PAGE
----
Photos Courtesy of LiveMapIron Man has a lot of flashy qualities to draw attention, from Robert Downey Jr.'s eccentric characterization to the nonstop action, but one aspect that wowed a group of techs in Russia was the hero's augmented reality helmet. Wanting to bring that level of advancement to a motorcycle helmet, the startup company in Moscow developed LiveMap — a motorbike helmet with built-in navigation and a Siri-like voice controlled interface.
Anyone with a motorcycle knows that navigating directions can be irritating and possibly dangerous. Even with a navigation system in front of you, it's still necessary to pull off the road if you want to change the route. LiveMap uses technology found in fighter pilot helmets to project colored navigation information and travel statistics right on the visor. It's pretty much the same thing we've been seeing in luxury cars. "Full-color, translucent picture is projected right on the visor like in a F-35 fighter helmet, it's safe, provides unobstructed view, doesn't distract attention and eliminates the need for a separate display," asserts the company.
The user interface was designed to be simple and minimalistic, while the voice command list is comprised of short, necessary words — like "Help" for when you get in trouble. The style of map you see depends on how fast you're going. If your speedometer is close to zero, you are able to see an overview map, but you can't see it when traveling at high speeds because the display inhibits sight. The helmet also features POI (points of interest), helping you check out places you may want to stop by during your travels. While you'll need to update the maps on a regular basis via wireless connection, you won't ever have to do it while on the go — the helmet also uses its own engine for internet while riding.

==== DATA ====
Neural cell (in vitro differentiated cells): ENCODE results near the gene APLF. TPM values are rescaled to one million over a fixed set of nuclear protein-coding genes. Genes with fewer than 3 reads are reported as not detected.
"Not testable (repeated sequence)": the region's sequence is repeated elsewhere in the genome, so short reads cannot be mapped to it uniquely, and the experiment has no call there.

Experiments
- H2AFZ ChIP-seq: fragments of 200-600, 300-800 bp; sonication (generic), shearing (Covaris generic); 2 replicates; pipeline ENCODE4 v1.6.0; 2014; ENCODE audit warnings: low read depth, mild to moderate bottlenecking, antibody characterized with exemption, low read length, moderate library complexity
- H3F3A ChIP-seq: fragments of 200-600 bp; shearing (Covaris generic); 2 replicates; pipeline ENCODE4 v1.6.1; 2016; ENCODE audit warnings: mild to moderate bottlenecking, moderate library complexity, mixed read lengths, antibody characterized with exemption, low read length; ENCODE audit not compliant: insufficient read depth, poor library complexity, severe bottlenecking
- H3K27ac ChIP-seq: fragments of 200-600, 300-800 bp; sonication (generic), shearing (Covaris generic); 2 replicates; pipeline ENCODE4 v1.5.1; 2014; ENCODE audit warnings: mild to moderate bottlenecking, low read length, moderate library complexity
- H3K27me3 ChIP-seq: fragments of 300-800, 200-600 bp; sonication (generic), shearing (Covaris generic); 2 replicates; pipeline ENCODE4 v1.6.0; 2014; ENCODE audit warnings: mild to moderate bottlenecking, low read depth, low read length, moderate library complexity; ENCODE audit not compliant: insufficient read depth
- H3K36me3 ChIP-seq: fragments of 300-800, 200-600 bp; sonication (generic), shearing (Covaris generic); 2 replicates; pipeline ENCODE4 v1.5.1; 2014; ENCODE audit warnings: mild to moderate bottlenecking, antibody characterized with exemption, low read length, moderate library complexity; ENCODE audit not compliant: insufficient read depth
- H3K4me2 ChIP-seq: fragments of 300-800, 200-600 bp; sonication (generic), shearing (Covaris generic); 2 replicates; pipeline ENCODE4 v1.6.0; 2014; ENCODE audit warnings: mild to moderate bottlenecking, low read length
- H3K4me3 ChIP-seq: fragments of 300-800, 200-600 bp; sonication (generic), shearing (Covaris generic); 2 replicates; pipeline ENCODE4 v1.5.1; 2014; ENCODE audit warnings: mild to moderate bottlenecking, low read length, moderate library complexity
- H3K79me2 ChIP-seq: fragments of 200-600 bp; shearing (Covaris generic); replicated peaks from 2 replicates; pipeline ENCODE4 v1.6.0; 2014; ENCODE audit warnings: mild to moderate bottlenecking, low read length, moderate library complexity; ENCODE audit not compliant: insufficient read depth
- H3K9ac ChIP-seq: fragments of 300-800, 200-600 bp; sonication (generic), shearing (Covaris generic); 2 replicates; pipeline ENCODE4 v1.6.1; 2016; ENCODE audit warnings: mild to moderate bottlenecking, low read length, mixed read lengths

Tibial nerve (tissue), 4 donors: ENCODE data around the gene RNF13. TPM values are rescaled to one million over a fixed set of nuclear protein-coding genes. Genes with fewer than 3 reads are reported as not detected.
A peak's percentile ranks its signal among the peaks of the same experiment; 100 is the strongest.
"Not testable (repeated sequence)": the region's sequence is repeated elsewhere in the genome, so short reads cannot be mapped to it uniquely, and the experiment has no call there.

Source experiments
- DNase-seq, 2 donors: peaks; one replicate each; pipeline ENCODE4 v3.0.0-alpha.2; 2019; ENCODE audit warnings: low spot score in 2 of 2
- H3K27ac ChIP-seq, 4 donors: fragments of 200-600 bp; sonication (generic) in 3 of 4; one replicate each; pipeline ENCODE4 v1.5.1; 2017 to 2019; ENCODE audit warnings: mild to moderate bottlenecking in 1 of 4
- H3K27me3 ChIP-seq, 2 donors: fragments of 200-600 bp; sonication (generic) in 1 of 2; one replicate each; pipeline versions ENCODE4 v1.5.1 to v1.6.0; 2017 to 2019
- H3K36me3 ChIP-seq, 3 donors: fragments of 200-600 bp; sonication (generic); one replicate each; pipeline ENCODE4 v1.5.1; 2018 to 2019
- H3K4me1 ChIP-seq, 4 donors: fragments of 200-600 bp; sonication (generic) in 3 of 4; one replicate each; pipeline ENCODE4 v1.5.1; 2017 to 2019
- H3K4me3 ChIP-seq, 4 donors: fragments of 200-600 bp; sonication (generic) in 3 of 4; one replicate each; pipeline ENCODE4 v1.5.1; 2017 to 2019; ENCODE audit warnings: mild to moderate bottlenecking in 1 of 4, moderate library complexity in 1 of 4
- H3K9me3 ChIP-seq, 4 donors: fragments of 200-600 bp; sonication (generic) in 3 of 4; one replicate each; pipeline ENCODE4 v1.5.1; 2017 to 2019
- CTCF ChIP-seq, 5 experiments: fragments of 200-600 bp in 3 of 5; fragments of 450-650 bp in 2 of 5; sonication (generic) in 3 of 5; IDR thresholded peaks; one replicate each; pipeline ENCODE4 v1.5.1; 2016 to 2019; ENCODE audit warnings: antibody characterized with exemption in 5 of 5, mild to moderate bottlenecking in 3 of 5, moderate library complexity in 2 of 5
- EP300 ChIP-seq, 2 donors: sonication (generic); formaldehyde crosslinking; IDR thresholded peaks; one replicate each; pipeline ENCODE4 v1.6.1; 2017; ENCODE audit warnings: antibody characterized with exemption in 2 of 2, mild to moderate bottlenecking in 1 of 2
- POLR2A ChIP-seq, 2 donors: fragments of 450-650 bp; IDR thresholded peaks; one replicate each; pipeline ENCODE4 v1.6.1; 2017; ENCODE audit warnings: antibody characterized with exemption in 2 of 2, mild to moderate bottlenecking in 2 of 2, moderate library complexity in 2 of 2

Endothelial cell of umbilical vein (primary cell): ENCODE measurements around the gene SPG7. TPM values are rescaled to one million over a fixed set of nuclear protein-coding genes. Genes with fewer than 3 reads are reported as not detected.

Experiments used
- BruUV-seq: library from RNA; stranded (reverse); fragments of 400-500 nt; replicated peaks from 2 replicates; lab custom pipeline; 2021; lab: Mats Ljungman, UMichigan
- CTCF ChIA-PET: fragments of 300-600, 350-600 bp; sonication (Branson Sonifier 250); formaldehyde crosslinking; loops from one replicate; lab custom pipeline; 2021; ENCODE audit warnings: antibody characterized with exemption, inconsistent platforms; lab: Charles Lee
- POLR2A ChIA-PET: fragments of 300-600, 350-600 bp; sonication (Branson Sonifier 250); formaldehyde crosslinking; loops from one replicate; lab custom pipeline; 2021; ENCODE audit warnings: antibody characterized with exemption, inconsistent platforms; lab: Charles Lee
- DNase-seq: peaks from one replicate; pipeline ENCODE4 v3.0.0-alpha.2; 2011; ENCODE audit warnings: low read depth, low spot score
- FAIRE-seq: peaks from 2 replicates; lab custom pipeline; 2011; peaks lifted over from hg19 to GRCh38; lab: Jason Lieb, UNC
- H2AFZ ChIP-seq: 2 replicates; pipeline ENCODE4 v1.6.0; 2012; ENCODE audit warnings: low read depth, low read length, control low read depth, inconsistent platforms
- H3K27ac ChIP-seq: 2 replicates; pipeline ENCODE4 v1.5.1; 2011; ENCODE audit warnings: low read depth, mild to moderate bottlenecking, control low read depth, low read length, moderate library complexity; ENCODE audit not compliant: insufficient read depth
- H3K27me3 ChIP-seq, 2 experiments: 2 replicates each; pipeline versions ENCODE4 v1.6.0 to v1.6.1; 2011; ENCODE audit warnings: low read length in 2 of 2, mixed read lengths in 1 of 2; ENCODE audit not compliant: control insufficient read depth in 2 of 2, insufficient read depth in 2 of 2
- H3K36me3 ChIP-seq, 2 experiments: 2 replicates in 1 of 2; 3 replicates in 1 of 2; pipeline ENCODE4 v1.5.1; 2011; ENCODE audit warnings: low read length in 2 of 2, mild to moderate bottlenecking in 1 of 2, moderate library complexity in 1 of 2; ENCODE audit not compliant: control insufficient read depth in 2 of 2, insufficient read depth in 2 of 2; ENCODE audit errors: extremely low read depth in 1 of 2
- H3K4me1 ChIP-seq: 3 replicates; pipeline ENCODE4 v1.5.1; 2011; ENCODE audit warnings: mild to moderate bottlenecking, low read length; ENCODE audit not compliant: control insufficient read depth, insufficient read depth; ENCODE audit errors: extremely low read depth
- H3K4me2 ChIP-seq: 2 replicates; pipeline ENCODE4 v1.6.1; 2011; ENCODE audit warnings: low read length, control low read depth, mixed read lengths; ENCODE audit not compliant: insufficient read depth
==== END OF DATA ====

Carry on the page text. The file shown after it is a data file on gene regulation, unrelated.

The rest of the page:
LiveMap is sized a little bigger than standard helmets because extra space was needed for the built-in electronics and optics. Made from carbon fiber and weighing only 2.2 pounds, it'll be available in small, medium, large, and extra large sizes. Within there is a microphone for voice control, two earphones and a light sensor to adjust the image brightness according to the light condition outside. Another neat feature is the navigation's digital compass that changes the view direction according to how your head is angled, always making sure you know which direction you need to be going. I'm sure it goes without saying, but you obviously won't be able to use LiveMap to watch videos or play games.
The company is reaching out to those interested via Indiegogo to raise as much money as they can, hoping to make $150,000 for helmet capsule press molds. With a tentative launch slated for August 2014 in the USA and Canada (with Australia and UK right after), the helmets will be priced at $2,000. For early supporters of the venture through Indiegogo, the helmet will only be $1,800.